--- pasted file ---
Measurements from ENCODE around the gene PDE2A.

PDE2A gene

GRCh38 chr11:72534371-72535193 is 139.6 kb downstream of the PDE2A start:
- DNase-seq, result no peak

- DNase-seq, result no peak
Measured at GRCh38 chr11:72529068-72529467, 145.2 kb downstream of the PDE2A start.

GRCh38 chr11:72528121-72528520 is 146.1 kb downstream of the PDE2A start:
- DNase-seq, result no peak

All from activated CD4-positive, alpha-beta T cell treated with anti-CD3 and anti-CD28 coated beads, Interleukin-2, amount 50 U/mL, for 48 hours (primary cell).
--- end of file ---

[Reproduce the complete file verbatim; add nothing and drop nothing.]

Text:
Measurements from ENCODE around the gene PDE2A.

PDE2A gene

GRCh38 chr11:72534371-72535193 is 139.6 kb downstream of the PDE2A start:
- DNase-seq, result no peak

- DNase-seq, result no peak
Measured at GRCh38 chr11:72529068-72529467, 145.2 kb downstream of the PDE2A start.

GRCh38 chr11:72528121-72528520 is 146.1 kb downstream of the PDE2A start:
- DNase-seq, result no peak

All from activated CD4-positive, alpha-beta T cell treated with anti-CD3 and anti-CD28 coated beads, Interleukin-2, amount 50 U/mL, for 48 hours (primary cell).